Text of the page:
Tara E. Buck
Bill O'Neil and
Dianne Walbrecker were elected to
three-year terms on the town commission Tuesday.
Eight-year town commissioner veteran Clifford Sweeney
was defeated as one of the most contentious elections here in recent memory had
its final hoorah.
Mr. O'Neil is president of COPE, or Citizens
Organization to Preserve Emmitsburg. He ran on a platform of slowing
residential growth and garnered the most votes of the five candidates with 201.
Ms. Walbrecker came in second with 181 votes.
Mr. Sweeney came in fourth, with 174 votes.
Growth was the key
factor in the town's election, which saw one of its highest turn-outs.
More than 420 residents came out to cast their vote for
two town commissioner candidates. There are 1,102 registered voters in town.
The candidates were Mr. O'Neil, Mr. Sweeney, Ms.
Walbrecker, Harold Craig and
Mr. Craig earned 179 votes and Mr. Mazaleski took in
Several who came out to vote said they appreciated the
spirit of debate that surrounded the campaign.
David McCarthy, a resident here for six years, wouldn't
say who he supported, but did say the election brought up a good discussion
about growth and the town's future.
"I really do think that everyone has the best interests
of the town at heart," he said of the candidates. "And I do actually think that
pretty much every candidate - I mean the issue is growth — I think pretty much
every candidate realizes we need slow growth, so I think there was kind of a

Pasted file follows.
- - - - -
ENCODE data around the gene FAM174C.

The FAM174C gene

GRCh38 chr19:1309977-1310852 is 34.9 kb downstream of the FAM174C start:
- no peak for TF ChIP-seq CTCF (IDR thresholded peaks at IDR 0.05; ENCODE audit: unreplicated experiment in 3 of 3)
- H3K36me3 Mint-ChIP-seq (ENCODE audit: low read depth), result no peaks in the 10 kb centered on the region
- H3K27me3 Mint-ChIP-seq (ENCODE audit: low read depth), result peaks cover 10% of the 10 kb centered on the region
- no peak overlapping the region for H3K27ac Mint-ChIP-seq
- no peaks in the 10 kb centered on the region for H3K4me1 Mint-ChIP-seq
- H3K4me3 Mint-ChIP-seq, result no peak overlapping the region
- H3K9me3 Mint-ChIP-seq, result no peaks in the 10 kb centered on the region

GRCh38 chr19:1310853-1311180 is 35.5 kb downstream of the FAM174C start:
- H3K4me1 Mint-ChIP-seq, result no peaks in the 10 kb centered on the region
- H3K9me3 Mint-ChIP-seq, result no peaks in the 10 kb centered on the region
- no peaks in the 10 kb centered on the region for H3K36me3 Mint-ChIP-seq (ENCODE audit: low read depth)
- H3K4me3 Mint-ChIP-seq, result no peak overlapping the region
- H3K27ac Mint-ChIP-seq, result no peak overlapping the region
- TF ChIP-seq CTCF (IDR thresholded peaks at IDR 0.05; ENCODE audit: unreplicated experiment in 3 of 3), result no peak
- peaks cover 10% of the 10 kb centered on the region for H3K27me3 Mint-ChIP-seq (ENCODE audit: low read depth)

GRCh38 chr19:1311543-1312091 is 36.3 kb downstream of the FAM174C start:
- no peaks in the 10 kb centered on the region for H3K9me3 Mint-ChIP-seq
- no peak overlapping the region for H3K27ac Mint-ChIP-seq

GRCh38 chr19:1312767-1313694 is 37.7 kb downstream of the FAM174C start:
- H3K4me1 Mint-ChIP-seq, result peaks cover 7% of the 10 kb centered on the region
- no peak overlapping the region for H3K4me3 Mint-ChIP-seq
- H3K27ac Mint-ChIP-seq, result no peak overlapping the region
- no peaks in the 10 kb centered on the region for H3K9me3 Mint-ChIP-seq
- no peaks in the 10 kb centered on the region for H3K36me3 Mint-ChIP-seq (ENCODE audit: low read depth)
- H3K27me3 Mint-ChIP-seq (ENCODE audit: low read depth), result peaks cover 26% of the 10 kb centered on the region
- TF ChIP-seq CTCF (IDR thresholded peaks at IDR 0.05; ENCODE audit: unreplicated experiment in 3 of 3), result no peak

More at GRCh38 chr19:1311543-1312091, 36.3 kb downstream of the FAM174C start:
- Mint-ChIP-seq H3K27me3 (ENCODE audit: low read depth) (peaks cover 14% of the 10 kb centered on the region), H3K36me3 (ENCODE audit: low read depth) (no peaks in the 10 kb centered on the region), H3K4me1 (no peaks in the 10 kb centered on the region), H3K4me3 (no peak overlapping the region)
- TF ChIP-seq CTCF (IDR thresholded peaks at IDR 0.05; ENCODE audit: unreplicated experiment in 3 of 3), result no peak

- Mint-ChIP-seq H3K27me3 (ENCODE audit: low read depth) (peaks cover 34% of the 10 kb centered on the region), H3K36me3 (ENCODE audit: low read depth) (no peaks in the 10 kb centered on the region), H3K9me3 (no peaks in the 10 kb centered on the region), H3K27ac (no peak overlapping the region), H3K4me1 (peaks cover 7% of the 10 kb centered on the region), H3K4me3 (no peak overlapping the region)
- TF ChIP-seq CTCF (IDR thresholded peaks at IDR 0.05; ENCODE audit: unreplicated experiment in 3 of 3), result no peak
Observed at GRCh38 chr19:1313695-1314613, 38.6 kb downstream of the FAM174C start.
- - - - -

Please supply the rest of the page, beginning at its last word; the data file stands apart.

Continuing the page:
meeting of the minds with that."
One woman who didn't give her name said she recently
moved to the town and was turned off by the election's
"When all this erupted, I thought, 'Oh no! Do we really
want to live here?' But we did manage to talk to a couple of the candidates and
found out this is kind of an unusual occurrence," she said, adding that she
supported Mr. Sweeney.
"He's already been doing it for eight years, so why
upset the apple cart at this point?" she said.
Lori Rubeling, a resident here for two years, said the
"whole issue of growth has been brewing for several years."
She said the election did bring about some good things.
"The town is in conversation with itself and the
current problems with people. ... I think it's an exciting election," she said,
adding that she supported Ms. Walbrecker and no one else.
"I sat on the zoning board with her for several years
and a couple of other committees," she said, adding that Ms. Walbrecker is the
"most even-handed person and will use reason to make the best decision. She
wouldn't be a commissioner who brings an agenda with her and that's why I voted
for her and for only one person."
Throughout the month leading up to the election,
campaign signs were stolen and the "letters to the editor" sections in several
local newspapers were aflutter with accusations and spirited debate.
Several residents said the election also pitted the
"old" versus the "new" residents, with many life-long residents resentful of
the "new" element represented by Mr. O'Neil and many COPE members.
In the end, Mr. O'Neil prevailed, however, and the town
now waits to see what the new blood will bring to its board. Mr. O'Neil has
pledged to work with current Commissioner Art Elder, also a COPE member, who
has said the outgoing board members defeated many of his initiatives since he
came to hold a seat.
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